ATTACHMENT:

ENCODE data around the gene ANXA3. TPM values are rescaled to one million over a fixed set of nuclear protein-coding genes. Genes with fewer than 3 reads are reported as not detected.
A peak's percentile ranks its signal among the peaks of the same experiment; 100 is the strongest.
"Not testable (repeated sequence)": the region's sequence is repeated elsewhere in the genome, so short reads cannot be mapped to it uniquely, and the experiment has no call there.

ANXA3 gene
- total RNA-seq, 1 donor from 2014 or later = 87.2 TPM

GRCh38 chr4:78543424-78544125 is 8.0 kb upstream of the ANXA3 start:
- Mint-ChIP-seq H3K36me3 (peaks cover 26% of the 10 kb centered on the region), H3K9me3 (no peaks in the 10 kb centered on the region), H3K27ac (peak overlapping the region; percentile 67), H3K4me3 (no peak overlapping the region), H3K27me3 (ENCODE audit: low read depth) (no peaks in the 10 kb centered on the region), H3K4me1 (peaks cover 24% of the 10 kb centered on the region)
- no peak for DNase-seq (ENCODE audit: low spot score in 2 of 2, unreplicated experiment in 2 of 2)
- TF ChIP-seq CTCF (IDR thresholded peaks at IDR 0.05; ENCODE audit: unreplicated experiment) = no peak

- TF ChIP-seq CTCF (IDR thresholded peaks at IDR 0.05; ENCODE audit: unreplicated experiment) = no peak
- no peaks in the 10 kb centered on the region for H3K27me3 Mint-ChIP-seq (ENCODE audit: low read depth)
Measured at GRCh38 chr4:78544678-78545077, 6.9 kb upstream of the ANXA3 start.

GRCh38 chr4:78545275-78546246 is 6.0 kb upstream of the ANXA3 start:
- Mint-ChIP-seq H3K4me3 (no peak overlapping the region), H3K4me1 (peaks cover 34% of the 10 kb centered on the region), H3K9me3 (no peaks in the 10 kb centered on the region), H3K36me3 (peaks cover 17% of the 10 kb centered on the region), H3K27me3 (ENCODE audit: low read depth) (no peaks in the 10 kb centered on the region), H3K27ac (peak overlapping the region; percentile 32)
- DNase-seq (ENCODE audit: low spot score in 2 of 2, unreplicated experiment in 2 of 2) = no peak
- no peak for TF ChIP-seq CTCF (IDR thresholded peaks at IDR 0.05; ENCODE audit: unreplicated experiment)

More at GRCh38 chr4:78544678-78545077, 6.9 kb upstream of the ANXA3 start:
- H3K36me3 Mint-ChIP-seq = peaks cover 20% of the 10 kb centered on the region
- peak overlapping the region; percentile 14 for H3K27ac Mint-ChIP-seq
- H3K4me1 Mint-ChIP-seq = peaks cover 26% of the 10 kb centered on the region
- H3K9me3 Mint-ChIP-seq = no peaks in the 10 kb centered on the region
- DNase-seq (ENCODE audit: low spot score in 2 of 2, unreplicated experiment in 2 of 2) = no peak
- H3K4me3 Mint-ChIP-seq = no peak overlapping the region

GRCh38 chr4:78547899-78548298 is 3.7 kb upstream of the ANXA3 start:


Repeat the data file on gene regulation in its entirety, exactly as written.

ENCODE data around the gene ANXA3. TPM values are rescaled to one million over a fixed set of nuclear protein-coding genes. Genes with fewer than 3 reads are reported as not detected.
A peak's percentile ranks its signal among the peaks of the same experiment; 100 is the strongest.
"Not testable (repeated sequence)": the region's sequence is repeated elsewhere in the genome, so short reads cannot be mapped to it uniquely, and the experiment has no call there.

ANXA3 gene
- total RNA-seq, 1 donor from 2014 or later = 87.2 TPM

GRCh38 chr4:78543424-78544125 is 8.0 kb upstream of the ANXA3 start:
- Mint-ChIP-seq H3K36me3 (peaks cover 26% of the 10 kb centered on the region), H3K9me3 (no peaks in the 10 kb centered on the region), H3K27ac (peak overlapping the region; percentile 67), H3K4me3 (no peak overlapping the region), H3K27me3 (ENCODE audit: low read depth) (no peaks in the 10 kb centered on the region), H3K4me1 (peaks cover 24% of the 10 kb centered on the region)
- no peak for DNase-seq (ENCODE audit: low spot score in 2 of 2, unreplicated experiment in 2 of 2)
- TF ChIP-seq CTCF (IDR thresholded peaks at IDR 0.05; ENCODE audit: unreplicated experiment) = no peak

- TF ChIP-seq CTCF (IDR thresholded peaks at IDR 0.05; ENCODE audit: unreplicated experiment) = no peak
- no peaks in the 10 kb centered on the region for H3K27me3 Mint-ChIP-seq (ENCODE audit: low read depth)
Measured at GRCh38 chr4:78544678-78545077, 6.9 kb upstream of the ANXA3 start.

GRCh38 chr4:78545275-78546246 is 6.0 kb upstream of the ANXA3 start:
- Mint-ChIP-seq H3K4me3 (no peak overlapping the region), H3K4me1 (peaks cover 34% of the 10 kb centered on the region), H3K9me3 (no peaks in the 10 kb centered on the region), H3K36me3 (peaks cover 17% of the 10 kb centered on the region), H3K27me3 (ENCODE audit: low read depth) (no peaks in the 10 kb centered on the region), H3K27ac (peak overlapping the region; percentile 32)
- DNase-seq (ENCODE audit: low spot score in 2 of 2, unreplicated experiment in 2 of 2) = no peak
- no peak for TF ChIP-seq CTCF (IDR thresholded peaks at IDR 0.05; ENCODE audit: unreplicated experiment)

More at GRCh38 chr4:78544678-78545077, 6.9 kb upstream of the ANXA3 start:
- H3K36me3 Mint-ChIP-seq = peaks cover 20% of the 10 kb centered on the region
- peak overlapping the region; percentile 14 for H3K27ac Mint-ChIP-seq
- H3K4me1 Mint-ChIP-seq = peaks cover 26% of the 10 kb centered on the region
- H3K9me3 Mint-ChIP-seq = no peaks in the 10 kb centered on the region
- DNase-seq (ENCODE audit: low spot score in 2 of 2, unreplicated experiment in 2 of 2) = no peak
- H3K4me3 Mint-ChIP-seq = no peak overlapping the region

GRCh38 chr4:78547899-78548298 is 3.7 kb upstream of the ANXA3 start: